Growth in UK retail sales held steady in the third quarter of the year, official figures have shown, as shoppers remained cautious in the run-up to the October Brexit deadline.
Britons bought 0.6 per cent more goods in the second quarter than in the previous three months, matching the 0.6 per cent rise seen in the three months to August, the Office for National Statistics (ONS) said.
The increase helped UK retail sales grow by 3.1 per cent in September compared to a year earlier, rising from 2.7 per cent in the year to August.
Consumer spending has been a bright spot in an otherwise gloomy economy. British GDP shrank in the second quarter by 0.2 per cent, dragged down by a shrinking manufacturing sector.
The number of people without work rose in the three months to August, however, suggesting that Britain’s strong consumer sector could be about to weaken.
ONS head of retail sales Rhian Murphy said: “Retail sales growth remained steady in the latest three months, following strong summer online sales.”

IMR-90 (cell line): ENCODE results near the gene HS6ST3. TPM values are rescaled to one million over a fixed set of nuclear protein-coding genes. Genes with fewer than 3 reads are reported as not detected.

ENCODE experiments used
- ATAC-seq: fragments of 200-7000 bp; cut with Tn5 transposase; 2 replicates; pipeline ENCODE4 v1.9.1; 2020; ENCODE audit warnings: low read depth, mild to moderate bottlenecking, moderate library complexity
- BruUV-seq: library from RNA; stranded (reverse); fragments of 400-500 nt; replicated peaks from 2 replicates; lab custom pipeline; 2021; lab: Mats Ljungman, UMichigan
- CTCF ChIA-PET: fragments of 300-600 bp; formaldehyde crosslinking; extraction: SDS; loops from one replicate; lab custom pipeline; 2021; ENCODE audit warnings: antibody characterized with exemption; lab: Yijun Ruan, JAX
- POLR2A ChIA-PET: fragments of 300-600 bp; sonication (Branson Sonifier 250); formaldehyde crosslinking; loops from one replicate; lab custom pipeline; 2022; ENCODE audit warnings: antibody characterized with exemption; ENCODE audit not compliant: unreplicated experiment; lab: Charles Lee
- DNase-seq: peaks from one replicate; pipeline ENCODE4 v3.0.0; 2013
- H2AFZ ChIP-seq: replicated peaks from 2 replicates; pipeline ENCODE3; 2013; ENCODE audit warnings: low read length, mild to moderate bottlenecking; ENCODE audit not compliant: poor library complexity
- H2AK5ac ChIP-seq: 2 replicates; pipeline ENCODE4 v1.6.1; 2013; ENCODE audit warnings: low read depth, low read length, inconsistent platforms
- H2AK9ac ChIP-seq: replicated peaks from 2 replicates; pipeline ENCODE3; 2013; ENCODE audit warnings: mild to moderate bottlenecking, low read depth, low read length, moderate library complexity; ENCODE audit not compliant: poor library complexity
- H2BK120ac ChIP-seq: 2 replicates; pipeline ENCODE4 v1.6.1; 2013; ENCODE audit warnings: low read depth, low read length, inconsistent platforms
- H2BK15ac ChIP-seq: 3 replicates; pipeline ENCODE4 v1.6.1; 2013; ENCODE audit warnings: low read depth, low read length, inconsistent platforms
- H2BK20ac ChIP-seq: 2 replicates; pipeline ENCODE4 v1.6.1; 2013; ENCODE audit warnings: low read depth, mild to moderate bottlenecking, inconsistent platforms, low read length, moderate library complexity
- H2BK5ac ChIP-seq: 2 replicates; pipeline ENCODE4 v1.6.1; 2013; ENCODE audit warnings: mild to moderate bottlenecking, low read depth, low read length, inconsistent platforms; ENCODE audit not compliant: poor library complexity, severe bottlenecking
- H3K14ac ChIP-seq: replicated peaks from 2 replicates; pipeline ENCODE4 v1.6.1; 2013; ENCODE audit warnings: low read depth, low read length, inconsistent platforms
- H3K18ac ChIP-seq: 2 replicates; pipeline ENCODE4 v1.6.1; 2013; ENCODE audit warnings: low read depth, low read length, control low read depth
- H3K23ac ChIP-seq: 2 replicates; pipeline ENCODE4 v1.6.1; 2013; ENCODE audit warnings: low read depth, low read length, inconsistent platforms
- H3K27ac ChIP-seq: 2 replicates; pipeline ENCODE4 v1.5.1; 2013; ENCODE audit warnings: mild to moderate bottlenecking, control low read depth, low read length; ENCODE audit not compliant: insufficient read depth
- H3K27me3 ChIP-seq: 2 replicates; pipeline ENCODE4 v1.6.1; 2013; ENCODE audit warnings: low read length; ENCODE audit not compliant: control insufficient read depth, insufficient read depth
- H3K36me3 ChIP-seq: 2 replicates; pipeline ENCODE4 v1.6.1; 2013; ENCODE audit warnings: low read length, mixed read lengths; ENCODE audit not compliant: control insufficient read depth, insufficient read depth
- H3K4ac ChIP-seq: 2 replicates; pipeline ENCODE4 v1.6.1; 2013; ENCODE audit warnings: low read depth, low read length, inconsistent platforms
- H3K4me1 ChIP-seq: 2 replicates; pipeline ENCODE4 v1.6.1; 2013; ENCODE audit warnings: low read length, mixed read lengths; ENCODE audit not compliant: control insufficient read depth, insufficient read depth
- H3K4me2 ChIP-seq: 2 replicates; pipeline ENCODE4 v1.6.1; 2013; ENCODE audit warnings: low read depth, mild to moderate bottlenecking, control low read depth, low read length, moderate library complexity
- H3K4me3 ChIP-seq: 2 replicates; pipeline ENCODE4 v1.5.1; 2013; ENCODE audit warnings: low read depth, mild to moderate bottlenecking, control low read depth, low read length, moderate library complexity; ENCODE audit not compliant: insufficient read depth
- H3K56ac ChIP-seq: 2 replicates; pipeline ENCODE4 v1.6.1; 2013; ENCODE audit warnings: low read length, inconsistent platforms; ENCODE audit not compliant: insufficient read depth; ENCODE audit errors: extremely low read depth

“Food shops bounced back after a weak few months, but there was yet more bad news for department stores with sales continuing to fall in September.”
Duncan Brewer, retail expert and partner at consultancy Oliver Wyman, said the growth in sales over the last three months “is despite the turbulent times and uncertain future”.
“It appears that consumers are starting to stockpile in anticipation of a no-deal Brexit,” he said.
Ruth Gregory, senior UK economist at consultancy Capital Economics, said the figures “were perhaps a bit of a relief given the intense Brexit uncertainty”.
She said they suggest “that the quarterly rate of consumption growth may have held steady at 0.4 per cent quarter on quarter in the third quarter”.
“Overall, then, the figures leave us comfortable with our forecast for GDP growth of 0.4 per cent in the third quarter.”
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